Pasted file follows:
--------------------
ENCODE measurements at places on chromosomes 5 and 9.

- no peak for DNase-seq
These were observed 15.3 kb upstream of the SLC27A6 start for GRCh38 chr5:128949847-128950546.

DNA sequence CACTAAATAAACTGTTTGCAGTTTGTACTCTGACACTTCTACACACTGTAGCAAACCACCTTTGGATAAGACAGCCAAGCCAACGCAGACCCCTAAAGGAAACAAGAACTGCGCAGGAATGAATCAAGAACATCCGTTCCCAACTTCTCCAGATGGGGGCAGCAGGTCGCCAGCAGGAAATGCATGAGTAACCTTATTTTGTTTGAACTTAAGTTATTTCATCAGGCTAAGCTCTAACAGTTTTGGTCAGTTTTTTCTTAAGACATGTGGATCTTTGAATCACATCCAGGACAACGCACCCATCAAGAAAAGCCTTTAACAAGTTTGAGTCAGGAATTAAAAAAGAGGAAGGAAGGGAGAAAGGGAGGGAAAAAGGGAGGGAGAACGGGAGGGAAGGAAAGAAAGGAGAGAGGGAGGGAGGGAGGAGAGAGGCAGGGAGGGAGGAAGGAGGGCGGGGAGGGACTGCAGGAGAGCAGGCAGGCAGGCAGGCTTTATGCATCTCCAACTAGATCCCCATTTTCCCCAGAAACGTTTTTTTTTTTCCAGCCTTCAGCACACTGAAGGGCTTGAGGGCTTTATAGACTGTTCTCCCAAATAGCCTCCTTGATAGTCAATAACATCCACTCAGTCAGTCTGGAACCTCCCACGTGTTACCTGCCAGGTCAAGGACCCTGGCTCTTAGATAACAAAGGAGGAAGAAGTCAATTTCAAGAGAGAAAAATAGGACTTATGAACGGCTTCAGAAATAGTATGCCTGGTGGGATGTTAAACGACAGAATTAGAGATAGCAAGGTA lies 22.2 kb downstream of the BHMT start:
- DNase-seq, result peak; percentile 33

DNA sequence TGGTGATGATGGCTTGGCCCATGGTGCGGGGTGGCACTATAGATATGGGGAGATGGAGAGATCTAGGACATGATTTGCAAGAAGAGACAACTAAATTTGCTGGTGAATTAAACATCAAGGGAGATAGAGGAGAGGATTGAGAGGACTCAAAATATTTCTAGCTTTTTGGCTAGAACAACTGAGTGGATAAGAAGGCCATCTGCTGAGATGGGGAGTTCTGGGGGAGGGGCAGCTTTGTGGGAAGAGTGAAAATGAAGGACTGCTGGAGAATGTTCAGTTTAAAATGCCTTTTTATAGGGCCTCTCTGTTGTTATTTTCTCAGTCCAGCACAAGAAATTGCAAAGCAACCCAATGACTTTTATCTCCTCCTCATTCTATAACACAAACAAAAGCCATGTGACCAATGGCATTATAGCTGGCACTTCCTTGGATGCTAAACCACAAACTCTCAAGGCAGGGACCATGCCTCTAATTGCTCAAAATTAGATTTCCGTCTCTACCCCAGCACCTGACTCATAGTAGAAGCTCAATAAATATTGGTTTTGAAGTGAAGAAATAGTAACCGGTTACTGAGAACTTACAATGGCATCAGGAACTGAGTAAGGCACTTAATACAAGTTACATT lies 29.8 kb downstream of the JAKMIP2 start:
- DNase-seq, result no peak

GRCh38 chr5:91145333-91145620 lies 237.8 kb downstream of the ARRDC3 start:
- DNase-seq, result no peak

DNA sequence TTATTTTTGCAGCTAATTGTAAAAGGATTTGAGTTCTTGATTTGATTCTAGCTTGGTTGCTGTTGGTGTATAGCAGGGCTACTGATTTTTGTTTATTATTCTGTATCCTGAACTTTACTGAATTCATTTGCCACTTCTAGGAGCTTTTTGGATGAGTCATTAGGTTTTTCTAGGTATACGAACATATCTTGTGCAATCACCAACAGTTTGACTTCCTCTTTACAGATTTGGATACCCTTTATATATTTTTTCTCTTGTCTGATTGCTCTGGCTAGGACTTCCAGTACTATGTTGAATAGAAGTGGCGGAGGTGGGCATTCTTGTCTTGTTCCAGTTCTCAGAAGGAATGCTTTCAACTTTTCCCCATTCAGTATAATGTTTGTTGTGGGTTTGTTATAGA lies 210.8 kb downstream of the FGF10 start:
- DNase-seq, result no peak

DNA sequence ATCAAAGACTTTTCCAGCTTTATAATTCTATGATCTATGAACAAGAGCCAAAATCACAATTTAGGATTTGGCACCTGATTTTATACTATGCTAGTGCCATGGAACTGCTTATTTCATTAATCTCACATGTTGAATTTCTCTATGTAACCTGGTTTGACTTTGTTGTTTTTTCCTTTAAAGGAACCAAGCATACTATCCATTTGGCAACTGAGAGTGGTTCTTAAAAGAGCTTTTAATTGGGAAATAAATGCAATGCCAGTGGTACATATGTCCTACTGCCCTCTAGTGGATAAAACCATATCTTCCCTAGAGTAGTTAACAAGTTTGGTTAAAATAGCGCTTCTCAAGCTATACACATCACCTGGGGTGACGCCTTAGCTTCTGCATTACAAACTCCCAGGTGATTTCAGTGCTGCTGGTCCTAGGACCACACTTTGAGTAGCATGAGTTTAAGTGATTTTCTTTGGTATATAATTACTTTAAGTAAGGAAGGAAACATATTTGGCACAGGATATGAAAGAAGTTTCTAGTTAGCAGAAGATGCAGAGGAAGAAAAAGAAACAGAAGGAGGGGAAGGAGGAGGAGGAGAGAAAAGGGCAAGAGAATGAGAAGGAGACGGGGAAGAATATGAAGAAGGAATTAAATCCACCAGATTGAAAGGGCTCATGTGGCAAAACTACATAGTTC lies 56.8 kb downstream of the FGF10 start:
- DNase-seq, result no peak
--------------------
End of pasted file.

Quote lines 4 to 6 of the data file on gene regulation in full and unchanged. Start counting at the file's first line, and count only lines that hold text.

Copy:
DNA sequence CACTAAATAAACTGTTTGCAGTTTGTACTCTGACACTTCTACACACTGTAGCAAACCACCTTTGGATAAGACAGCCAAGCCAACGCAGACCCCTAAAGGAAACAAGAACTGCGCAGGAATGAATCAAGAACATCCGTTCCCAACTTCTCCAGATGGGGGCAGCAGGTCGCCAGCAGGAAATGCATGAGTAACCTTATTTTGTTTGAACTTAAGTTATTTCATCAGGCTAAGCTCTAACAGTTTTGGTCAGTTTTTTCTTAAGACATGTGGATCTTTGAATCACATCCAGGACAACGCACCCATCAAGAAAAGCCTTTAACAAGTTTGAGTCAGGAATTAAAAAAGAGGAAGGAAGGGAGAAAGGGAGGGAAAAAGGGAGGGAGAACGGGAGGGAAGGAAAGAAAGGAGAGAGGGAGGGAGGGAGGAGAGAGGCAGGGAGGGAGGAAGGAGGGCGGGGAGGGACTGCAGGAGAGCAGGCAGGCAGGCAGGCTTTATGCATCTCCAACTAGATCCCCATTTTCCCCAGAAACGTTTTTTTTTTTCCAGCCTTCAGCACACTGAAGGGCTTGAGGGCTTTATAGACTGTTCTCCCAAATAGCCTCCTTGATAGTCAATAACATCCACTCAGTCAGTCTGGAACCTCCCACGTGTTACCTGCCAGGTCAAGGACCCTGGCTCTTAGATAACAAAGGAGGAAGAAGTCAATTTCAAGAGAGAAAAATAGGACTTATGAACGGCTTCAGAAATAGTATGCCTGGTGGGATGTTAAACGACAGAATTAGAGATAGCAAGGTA lies 22.2 kb downstream of the BHMT start:
- DNase-seq, result peak; percentile 33

DNA sequence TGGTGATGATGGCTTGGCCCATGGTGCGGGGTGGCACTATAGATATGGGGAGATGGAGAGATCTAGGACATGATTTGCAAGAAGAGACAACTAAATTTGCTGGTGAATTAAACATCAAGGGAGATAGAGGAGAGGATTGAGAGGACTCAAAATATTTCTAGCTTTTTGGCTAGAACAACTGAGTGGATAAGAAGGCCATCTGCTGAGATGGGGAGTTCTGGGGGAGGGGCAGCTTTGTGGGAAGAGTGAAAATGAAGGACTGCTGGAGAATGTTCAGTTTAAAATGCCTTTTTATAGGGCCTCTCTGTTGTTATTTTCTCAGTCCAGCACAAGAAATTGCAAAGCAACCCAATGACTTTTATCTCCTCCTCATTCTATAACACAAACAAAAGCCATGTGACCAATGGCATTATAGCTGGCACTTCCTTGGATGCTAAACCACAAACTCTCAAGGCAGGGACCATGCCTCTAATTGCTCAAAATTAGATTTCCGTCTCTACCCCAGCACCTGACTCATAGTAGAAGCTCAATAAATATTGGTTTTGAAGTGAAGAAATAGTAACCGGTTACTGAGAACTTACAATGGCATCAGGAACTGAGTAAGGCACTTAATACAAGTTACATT lies 29.8 kb downstream of the JAKMIP2 start: